Yesterday I completed my first race! 10 miles! Ran every one of them too not even stopping at the Gatorade/water stops every two miles. I’m still high off the accomplishment. Everytime I run I get the same high. (Sometimes it’s slow in coming and a lot of times it’s short lived, but I take what I can get).
The high is no doubt a chemical response—adrenaline, endorphins and all that. But for me there is also an emotional reaction that takes place. The reaction comes in part from the humor that informs my runs—the not-so athletic me who was always (rightfully) the last chosen for the team if I wasn’t on the stage pretending to be sick so I wouldn’t have to participate in gym laughing at the me that laces up the tennies and pulls on sweat-wicking gear when a lot of people are still r.e.m.’ing before work; the things I say to motivate myself, “I am Kenyan—I run fast;” and the songs I sing to myself like UCB’s “Sexy Lady.”
Alternatively, the emotional response comes from more somber thoughts that run through my head as I put one foot in front of the other: a friend who was a double amputee by 30 and later died from lifelong diabetic complications; my sister who developed MS and walks with the assistance of a walker, children whose educational opportunities are a 3 mile walk from home—and they make the trek daily and enthusiastically. I’m not saying any of these folks would run 10 miles even if they had the opportunity, but in the face of such circumstances I’m humbled that I have full use of my legs and figure if I do, why not take advantage?
For most of my life, I’ve had a hard time seeing other than grey. It’s weird because I am quite gawdy in my love of color—my clothing, the décor of my home are all a series of bright and bulky accessories I edit to counter my tendencies toward the obnoxious. Maybe that’s just me compensating externally for what goes on internally.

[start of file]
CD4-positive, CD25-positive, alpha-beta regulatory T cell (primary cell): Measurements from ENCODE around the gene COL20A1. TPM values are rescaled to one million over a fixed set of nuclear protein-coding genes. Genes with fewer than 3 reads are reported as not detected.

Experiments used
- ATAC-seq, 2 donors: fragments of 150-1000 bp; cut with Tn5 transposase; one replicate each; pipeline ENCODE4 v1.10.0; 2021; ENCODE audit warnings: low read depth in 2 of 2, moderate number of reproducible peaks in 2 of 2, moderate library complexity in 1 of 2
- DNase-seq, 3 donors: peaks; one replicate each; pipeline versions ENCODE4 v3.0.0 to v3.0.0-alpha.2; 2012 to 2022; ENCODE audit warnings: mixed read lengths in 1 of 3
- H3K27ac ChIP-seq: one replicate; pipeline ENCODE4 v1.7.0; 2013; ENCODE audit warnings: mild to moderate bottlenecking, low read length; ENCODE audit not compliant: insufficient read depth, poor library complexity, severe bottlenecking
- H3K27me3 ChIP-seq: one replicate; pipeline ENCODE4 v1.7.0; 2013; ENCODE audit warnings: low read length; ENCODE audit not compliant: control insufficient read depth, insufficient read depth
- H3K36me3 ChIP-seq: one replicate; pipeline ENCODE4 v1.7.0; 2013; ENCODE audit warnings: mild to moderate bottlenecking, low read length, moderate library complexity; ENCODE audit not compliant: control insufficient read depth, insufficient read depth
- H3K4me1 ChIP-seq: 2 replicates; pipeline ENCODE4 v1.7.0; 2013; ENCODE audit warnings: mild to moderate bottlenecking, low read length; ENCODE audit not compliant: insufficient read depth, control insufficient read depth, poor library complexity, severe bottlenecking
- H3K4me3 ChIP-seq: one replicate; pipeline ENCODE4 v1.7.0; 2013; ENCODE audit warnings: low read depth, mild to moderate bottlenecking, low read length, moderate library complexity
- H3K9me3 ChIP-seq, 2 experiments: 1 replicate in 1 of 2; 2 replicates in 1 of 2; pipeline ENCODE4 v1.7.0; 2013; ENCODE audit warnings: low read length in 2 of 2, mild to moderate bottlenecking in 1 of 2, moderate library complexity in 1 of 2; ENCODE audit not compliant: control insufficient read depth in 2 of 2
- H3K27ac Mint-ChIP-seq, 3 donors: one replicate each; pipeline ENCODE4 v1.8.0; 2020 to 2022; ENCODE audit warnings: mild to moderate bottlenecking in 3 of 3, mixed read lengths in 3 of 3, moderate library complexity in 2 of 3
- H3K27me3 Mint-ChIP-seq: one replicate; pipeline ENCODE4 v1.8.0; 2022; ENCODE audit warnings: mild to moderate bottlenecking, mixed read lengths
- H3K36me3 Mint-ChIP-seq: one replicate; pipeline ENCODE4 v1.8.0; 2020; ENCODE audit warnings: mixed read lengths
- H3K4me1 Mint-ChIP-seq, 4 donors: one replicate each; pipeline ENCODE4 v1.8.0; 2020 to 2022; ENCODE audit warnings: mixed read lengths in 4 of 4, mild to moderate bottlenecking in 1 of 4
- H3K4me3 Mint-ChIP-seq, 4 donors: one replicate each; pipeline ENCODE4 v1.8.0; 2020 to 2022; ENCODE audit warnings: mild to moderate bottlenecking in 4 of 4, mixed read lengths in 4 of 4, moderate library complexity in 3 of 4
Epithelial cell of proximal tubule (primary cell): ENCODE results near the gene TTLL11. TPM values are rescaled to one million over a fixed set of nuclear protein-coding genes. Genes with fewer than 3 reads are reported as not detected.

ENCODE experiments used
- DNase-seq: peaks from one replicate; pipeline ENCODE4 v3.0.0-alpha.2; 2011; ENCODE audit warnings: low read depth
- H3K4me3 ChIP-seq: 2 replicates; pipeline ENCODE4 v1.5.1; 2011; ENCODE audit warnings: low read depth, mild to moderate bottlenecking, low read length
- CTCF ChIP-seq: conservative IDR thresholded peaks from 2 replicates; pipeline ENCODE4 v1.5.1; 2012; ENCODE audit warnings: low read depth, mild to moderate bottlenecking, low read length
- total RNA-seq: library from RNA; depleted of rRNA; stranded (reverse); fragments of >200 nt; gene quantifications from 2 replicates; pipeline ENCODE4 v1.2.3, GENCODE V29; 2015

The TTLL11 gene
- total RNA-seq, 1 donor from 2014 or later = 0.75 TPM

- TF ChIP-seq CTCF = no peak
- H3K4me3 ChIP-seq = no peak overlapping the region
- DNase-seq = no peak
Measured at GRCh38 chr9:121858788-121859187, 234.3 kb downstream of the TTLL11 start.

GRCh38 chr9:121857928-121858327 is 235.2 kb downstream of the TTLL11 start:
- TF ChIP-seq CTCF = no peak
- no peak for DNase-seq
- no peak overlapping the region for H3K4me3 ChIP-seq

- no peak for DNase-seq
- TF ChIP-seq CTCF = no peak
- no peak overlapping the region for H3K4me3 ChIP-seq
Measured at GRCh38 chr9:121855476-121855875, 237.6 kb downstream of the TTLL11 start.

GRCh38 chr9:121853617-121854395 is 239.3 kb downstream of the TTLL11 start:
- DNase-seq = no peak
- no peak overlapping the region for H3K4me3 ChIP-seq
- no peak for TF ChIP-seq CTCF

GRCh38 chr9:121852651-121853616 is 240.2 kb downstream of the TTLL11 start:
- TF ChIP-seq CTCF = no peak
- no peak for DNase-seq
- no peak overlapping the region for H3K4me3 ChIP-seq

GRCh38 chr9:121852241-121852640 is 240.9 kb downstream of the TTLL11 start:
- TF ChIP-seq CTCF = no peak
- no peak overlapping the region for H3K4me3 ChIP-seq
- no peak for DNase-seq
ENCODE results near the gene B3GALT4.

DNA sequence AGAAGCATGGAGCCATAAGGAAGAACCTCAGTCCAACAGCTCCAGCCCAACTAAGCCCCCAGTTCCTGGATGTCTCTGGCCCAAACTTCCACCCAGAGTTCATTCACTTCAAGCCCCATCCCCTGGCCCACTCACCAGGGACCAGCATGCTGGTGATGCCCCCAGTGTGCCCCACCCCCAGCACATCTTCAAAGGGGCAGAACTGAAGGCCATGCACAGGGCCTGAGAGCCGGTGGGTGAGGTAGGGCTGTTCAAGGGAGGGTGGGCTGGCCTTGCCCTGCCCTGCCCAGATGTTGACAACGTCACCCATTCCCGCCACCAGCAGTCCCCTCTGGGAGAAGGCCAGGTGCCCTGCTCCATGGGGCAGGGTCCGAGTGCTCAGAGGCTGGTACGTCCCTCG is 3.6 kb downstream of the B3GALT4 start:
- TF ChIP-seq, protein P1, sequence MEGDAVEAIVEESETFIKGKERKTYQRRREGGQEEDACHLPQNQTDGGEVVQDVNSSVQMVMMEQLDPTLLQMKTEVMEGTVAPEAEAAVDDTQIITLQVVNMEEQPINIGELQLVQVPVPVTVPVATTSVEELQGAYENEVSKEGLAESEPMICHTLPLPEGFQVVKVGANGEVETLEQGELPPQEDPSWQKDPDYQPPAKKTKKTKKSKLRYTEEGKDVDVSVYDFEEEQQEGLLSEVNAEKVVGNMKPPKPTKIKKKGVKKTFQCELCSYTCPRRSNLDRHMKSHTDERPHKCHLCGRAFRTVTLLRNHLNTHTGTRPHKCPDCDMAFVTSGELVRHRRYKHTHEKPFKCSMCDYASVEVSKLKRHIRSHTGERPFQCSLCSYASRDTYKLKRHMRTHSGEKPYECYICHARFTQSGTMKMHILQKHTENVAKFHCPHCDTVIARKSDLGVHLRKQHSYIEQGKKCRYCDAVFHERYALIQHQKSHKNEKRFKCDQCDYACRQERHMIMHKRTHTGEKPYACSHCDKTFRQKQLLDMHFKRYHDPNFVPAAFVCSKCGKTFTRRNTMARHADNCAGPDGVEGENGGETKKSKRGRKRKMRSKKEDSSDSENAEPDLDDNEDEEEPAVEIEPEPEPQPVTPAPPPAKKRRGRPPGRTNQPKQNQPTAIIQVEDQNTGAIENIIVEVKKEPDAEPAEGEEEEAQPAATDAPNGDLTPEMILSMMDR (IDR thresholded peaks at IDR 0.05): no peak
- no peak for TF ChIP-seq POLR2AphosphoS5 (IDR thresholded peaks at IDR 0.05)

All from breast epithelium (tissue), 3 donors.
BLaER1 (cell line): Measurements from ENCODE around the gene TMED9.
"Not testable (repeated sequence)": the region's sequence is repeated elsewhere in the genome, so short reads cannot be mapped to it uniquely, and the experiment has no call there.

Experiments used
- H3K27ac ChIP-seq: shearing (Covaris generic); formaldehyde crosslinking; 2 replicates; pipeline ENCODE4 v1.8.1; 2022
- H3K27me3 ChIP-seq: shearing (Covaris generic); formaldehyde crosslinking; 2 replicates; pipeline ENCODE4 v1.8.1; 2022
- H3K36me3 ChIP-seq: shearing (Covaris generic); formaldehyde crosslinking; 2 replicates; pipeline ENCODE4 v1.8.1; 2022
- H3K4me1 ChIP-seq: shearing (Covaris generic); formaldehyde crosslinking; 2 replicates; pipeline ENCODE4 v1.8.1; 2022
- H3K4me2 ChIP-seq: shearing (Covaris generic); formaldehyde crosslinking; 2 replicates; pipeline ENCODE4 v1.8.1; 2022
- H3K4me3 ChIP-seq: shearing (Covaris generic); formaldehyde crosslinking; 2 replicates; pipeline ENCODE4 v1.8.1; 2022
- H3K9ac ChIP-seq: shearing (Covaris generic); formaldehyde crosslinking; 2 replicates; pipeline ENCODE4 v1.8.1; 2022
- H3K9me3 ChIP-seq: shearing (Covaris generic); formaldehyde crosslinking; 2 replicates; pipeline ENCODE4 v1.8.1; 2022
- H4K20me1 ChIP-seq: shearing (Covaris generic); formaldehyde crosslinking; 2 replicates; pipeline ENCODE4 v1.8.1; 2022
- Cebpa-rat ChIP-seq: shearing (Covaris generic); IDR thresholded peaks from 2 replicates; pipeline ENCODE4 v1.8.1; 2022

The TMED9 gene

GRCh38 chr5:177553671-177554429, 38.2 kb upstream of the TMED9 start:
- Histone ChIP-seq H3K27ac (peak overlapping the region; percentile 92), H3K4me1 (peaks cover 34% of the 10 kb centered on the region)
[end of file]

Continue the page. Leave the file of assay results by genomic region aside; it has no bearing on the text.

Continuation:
I’ve never expected or hoped too hard. Not really in a pessimistic sort of way but more c’est la vie: such is life; you know, like, whatever. Clinically, such a perspective is a chronic depression—while there are not the manic lows or highs requisite of depression, highs are not really highs in this attitude as they are perceived in the same way as lows—whatever.
About five years ago I joined a gym because I discovered that living in grey isn’t the same as living. Pilot mode doesn’t require any action—it just happens.
For years I had known myself as the awkward girl—a remnant from an early childhood as an unkempt tumbler whose glasses stayed broken, whose hair stayed sloppy, and whose undershirt stayed on the outside of my clothes. By the time I got to middle school I was resolved to the expectation that I was too clumsy to do anything physical; lacking the hair and bone structure to be that girl and turned into the bookish kid who “wasn’t into that stuff anyway.” I played the academic to my twin’s athlete, the introvert to her extrovert, every opposite that people like to box twins into.
It’s not that I wasn’t those things; it’s that in many cases I was probably more than them. And when I decided maybe I’d give living a try—that is, something other than pilot mode—I went to the gym because I had always wanted to. I joined two dance classes because I decided I had nothing to lose anyway. Nothing to gain either perhaps, which is the way of the grey, but the acts were going to force me from living in grey via pilot mode. At least, I can live my grey deliberately. Yesterday I was living my grey deliberately, and maybe that’s why the high felt different than some of the others. I dunno. But check this out y’all: I ran 10 miles yesterday. Without stopping once. I know: what the what?!